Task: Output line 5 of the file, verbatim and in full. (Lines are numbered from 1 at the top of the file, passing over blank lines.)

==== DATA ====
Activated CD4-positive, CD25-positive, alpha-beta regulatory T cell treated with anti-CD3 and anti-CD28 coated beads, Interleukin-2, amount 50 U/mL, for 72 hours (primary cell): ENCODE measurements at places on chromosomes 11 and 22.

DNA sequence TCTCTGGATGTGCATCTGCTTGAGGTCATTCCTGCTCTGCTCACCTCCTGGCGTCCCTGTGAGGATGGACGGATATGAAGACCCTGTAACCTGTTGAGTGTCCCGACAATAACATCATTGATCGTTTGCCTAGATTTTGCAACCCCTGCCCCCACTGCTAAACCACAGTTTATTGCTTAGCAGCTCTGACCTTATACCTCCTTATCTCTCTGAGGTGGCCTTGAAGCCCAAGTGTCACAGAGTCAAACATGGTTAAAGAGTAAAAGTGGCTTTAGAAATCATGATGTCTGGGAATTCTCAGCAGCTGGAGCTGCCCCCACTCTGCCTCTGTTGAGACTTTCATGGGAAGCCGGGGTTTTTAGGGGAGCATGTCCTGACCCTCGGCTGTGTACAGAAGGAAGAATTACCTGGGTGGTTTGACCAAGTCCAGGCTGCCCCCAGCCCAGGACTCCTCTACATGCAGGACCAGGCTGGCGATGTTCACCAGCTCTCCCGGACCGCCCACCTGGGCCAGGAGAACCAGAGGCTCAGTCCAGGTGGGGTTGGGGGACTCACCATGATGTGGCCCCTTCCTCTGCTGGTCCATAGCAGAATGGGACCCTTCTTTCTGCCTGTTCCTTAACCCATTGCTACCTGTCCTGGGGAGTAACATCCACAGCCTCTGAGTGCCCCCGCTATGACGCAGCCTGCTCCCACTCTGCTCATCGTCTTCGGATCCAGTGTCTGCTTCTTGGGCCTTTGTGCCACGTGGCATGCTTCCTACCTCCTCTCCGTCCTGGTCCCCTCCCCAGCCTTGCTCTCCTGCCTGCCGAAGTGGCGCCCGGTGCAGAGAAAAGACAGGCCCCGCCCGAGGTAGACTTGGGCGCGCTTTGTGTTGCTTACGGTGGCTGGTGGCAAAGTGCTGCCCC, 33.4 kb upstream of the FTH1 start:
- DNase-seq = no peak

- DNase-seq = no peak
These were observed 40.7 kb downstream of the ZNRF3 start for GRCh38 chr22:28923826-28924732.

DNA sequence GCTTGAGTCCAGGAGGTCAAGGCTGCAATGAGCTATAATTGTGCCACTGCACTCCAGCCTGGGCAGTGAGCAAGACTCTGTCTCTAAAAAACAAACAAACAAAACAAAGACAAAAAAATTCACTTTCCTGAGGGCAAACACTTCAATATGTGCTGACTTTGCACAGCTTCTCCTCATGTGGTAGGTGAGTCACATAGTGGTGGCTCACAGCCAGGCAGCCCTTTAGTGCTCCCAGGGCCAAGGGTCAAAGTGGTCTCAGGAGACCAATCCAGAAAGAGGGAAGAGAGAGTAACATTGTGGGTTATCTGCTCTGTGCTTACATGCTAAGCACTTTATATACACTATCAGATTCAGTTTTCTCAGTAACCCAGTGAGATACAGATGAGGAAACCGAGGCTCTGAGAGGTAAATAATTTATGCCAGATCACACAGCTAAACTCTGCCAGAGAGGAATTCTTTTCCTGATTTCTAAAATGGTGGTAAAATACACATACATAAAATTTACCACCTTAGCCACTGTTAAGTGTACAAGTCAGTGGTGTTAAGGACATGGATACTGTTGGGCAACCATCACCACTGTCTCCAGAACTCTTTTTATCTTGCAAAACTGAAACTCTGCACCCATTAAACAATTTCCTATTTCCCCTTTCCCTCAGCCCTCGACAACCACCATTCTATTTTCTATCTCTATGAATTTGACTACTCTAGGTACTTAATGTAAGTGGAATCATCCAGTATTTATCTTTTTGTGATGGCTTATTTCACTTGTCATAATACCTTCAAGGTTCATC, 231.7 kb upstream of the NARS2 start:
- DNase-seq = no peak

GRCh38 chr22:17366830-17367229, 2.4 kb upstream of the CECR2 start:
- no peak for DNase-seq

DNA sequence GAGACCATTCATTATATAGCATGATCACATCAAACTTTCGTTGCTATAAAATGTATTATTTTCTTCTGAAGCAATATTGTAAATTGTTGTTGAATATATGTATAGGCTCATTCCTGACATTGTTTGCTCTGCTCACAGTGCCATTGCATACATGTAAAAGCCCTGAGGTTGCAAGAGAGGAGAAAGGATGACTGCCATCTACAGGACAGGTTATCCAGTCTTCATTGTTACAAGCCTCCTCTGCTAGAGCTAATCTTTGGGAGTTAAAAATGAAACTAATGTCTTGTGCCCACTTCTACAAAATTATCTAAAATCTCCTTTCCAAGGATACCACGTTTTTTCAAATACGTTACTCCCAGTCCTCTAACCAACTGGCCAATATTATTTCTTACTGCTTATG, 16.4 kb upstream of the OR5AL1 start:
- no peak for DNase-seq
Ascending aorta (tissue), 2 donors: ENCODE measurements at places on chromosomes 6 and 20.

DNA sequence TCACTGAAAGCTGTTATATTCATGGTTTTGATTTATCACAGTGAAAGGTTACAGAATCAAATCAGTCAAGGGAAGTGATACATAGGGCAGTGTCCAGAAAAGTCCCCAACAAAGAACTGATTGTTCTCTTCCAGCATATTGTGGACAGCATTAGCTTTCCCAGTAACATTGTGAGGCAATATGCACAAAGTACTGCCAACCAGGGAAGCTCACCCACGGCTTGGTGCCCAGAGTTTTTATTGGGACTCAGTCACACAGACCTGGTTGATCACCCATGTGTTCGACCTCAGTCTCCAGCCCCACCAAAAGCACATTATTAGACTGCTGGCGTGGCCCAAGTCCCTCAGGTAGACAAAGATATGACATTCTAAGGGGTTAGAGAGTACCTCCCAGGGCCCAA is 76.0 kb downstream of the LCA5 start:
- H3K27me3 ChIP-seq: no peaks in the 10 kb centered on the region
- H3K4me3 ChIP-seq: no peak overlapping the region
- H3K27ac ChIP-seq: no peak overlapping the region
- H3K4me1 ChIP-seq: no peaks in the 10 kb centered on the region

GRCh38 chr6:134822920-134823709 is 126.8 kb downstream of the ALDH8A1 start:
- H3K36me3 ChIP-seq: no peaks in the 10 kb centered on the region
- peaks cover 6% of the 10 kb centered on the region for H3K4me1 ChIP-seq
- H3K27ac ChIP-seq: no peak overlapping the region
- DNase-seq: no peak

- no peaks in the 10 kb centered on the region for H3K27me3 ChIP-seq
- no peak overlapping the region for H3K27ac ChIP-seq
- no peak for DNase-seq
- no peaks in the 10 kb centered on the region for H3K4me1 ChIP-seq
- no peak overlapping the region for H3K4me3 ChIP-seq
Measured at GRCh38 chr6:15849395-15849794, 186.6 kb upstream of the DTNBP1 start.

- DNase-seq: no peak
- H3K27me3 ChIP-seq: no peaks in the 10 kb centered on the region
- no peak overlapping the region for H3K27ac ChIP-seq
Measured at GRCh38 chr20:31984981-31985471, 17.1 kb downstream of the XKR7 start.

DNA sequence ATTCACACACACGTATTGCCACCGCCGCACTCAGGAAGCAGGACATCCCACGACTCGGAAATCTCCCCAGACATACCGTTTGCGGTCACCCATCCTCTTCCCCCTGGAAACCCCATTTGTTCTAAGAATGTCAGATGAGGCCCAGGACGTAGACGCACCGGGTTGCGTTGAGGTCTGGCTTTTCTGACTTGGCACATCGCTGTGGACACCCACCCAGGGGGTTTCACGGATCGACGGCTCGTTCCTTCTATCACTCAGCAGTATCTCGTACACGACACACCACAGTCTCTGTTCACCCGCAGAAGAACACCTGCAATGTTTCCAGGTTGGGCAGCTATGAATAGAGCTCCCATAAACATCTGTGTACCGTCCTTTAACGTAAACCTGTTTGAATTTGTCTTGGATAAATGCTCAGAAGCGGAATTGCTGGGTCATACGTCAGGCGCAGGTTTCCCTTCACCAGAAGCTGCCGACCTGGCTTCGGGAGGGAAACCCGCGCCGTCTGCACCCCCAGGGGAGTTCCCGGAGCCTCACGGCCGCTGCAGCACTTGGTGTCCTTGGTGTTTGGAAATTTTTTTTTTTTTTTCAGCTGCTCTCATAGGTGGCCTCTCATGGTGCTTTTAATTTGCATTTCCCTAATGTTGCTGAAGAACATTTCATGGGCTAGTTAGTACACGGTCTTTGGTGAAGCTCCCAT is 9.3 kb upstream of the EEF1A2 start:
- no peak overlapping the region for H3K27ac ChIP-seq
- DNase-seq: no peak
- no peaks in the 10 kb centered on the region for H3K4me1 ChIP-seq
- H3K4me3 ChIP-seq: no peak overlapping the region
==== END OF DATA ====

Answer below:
These were observed 40.7 kb downstream of the ZNRF3 start for GRCh38 chr22:28923826-28924732.